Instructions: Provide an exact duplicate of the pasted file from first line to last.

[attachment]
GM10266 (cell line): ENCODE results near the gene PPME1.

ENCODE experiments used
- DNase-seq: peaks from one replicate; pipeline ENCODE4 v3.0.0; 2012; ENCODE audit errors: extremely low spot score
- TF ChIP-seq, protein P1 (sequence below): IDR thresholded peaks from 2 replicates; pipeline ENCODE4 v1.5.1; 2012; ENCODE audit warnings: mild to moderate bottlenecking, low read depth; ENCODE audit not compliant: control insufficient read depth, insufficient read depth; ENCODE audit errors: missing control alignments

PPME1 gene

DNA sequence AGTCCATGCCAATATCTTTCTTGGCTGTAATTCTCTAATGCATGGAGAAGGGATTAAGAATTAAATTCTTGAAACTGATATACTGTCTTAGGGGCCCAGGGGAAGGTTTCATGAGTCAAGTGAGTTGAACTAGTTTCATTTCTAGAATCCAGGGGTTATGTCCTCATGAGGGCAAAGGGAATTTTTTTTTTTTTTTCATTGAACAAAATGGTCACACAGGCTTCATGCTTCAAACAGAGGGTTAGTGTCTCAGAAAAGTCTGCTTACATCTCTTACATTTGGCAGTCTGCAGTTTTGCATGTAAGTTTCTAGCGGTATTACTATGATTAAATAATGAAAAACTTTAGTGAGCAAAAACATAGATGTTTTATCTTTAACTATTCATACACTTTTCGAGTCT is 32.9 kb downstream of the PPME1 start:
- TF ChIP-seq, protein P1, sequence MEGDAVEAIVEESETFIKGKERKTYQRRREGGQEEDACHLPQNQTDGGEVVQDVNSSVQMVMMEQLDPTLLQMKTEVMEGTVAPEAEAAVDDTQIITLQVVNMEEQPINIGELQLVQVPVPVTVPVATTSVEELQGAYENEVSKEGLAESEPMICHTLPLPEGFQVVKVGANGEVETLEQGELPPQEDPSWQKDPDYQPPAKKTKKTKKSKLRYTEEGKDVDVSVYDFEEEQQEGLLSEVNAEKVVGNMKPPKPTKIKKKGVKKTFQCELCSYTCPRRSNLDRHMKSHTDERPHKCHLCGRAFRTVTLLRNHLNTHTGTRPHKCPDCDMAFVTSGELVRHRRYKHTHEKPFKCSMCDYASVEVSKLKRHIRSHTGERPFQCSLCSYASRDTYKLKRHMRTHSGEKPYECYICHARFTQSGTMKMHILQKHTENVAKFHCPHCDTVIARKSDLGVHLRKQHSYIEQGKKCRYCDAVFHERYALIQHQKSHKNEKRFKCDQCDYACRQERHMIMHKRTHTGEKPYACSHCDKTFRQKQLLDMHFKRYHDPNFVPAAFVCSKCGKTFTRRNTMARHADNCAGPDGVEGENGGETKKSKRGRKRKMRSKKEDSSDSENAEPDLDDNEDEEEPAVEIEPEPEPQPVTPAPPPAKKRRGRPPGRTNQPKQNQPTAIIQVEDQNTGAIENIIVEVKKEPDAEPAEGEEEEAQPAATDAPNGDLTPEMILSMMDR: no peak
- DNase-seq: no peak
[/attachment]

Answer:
GM10266 (cell line): ENCODE results near the gene PPME1.

ENCODE experiments used
- DNase-seq: peaks from one replicate; pipeline ENCODE4 v3.0.0; 2012; ENCODE audit errors: extremely low spot score
- TF ChIP-seq, protein P1 (sequence below): IDR thresholded peaks from 2 replicates; pipeline ENCODE4 v1.5.1; 2012; ENCODE audit warnings: mild to moderate bottlenecking, low read depth; ENCODE audit not compliant: control insufficient read depth, insufficient read depth; ENCODE audit errors: missing control alignments

PPME1 gene

DNA sequence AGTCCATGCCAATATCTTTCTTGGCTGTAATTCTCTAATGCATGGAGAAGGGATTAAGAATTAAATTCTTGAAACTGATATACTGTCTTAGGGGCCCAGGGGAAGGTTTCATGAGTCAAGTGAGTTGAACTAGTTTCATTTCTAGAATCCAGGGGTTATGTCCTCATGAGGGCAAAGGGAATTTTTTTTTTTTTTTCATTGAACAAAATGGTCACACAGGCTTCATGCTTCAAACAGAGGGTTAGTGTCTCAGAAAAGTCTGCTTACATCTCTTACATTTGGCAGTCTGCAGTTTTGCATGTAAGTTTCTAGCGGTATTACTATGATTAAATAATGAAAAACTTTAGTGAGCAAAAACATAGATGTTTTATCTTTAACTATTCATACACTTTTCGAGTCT is 32.9 kb downstream of the PPME1 start:
- TF ChIP-seq, protein P1, sequence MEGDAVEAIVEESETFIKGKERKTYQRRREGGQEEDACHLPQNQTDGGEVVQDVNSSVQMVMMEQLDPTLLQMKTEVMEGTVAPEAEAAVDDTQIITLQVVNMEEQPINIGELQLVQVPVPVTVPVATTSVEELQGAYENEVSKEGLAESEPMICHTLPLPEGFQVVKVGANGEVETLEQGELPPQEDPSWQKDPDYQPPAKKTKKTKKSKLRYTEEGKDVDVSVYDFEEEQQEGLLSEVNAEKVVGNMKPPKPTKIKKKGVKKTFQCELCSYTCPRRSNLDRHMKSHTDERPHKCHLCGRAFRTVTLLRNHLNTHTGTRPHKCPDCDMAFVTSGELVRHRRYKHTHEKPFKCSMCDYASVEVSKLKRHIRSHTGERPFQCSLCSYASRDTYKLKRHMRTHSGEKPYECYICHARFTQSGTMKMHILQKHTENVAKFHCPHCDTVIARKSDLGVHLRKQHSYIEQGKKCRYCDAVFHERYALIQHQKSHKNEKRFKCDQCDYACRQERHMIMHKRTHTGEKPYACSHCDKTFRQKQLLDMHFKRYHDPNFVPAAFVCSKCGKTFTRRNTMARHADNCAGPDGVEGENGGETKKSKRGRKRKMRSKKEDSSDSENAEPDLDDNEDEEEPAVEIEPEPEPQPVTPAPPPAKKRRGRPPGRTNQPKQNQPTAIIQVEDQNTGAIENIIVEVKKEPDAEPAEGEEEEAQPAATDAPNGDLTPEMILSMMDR: no peak
- DNase-seq: no peak